“Michael” is entering the public school system at four years old with a diagnosis of spastic, diplegic cerebral palsy. Fortunately, the school district he is entering already has a plan in place for addressing its students’ swallowing and feeding needs.
Watch how the six steps of the district’s plan come together for an example of a comprehensive system-wide procedure you can implement in your own school district.
1. Review the Referral
Michael has very specific dietary requirements, such as pureed food that he does not need to chew. He drinks his liquids from a sippy cup or bottle. After a helper scoops his food on to a spoon, he is able to bring it to his mouth. He closes his lips when he swallows, and he also shows food preferences.
Michael’s referral form highlights the signs and symptoms of a swallowing and feeding disorder, which include:
- Weight loss/undernutrition
- Special diet modification
- Poor upper body control
- Poor oral motor functioning
- Unusual head/neck posturing during eating
- Slurred speech
- Mealtime lengths of more than 30 minutes
The swallowing and feeding team leader or case manager (frequently the speech-language pathologist) reviews the referral form. Upon review, the SLP identifies the following team members and includes them in establishing Michael’s plan:
- The SLP will address the oral dysphagia.
- The occupational therapist will address scooping and hand to mouth behaviors.
- The physical therapist will address head, neck, and upper body positioning during meals.
- The school nurse will monitor nutrition and weight changes.
Additionally, Michael’s classroom teacher, his paraprofessionals, the school administration, and the cafeteria staff are all part of the district’s “Students Eat Safely: Follow the Forms” team and will have their own parts to play in assisting Michael.
2. Involve Parents from the Beginning
Once the referral is complete, the school team has the task of gathering the necessary information to determine how to safely feed Michael at school. During this process, he will continue to eat the pureed diet that his mother packs for him.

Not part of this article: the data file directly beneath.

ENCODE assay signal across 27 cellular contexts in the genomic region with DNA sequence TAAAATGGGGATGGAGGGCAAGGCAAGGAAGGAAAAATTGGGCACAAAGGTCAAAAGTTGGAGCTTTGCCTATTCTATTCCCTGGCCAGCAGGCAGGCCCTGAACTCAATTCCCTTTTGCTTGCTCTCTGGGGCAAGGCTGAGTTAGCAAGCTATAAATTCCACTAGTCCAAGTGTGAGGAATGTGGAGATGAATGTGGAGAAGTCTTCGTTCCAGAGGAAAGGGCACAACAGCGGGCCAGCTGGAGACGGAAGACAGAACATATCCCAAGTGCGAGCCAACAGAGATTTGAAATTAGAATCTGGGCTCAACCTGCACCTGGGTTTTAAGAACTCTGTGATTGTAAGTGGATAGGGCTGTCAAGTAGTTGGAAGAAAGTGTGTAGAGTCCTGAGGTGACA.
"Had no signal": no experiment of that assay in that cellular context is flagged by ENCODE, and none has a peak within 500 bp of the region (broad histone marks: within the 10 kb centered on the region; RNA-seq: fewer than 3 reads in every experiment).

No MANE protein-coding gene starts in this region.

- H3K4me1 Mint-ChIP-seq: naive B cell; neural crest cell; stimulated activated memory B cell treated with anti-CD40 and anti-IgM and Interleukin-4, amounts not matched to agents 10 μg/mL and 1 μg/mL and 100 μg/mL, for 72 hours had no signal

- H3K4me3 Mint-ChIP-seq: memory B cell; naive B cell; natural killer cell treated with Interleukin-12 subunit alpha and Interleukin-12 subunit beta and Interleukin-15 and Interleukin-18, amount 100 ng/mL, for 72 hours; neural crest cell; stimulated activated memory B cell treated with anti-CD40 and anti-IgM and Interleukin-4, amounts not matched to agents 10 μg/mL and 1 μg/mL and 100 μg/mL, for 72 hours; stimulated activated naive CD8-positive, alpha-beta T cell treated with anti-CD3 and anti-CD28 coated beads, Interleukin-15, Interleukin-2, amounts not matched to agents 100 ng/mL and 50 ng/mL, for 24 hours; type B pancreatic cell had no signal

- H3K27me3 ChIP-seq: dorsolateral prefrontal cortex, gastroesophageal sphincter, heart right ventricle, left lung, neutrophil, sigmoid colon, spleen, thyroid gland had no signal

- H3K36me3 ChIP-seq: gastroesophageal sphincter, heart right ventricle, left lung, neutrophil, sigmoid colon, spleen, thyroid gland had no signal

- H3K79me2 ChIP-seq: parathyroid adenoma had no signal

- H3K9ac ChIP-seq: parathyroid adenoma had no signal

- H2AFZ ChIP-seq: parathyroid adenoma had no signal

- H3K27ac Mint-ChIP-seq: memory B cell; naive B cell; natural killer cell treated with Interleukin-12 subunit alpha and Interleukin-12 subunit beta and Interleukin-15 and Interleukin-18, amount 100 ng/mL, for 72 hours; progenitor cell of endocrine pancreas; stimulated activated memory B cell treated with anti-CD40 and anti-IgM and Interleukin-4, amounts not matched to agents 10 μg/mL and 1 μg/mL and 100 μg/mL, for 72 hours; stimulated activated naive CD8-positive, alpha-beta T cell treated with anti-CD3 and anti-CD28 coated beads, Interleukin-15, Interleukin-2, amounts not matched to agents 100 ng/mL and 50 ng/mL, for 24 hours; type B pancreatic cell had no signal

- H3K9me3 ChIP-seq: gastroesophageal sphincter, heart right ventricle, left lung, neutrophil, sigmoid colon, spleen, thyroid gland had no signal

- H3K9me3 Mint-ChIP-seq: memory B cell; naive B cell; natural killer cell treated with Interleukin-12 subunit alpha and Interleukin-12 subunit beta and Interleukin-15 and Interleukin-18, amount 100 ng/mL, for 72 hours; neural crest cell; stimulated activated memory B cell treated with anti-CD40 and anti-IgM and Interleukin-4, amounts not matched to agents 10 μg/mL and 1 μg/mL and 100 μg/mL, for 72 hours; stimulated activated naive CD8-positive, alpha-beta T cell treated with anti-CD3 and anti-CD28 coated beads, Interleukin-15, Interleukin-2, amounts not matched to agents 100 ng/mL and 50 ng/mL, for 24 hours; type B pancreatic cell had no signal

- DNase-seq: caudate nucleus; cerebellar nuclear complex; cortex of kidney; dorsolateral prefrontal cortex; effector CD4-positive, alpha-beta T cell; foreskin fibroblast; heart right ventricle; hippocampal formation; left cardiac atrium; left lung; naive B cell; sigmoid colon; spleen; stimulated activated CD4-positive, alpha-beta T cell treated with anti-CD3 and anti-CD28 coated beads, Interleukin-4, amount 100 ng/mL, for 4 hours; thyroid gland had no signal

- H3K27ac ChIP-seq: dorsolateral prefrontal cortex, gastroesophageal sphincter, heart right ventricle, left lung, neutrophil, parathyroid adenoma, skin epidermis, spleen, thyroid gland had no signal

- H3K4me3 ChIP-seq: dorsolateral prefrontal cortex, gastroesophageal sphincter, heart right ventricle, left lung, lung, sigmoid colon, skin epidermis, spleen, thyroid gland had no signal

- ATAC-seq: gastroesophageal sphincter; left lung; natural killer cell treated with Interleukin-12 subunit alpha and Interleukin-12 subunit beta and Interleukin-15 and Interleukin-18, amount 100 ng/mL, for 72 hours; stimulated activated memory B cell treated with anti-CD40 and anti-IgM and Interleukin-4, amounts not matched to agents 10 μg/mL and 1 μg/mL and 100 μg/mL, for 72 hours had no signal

Parents are essential team members in establishing safe feeding at school. The district team may not always agree with how the student is fed at home, so developing a good working relationship with the child’s parents or guardians from the beginning is important.
The SLP sends home the Parent Interview Form and sets up a time to discuss it with the parents. This interview provides important medical information and home-feeding practices. It also establishes a collaborative relationship with Michael’s parents.
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3. Information Gathering: The Interdisciplinary Observation
The team arranges a time to observe Michael eating his typical packed lunch. They also bring dissolvable textured foods such as saltine or graham crackers and yogurt melts to observe Michael’s chewing skills. This will help them determine the safest texture for Michael to eat at school that will be as close to a normal diet as possible. The team also observes Michael as he drinks the juice his mother provides and water.
From their observations, the team determines that Michael is beginning to develop some chewing skills. They find that he would benefit from a soft and moist (IDDSI) diet at school and that this diet would be safe. This diet modification and advancement is determined by the trial on the crackers and melts, foods that have minimal texture but require some chewing skills. Thin liquids are also determined to be safe.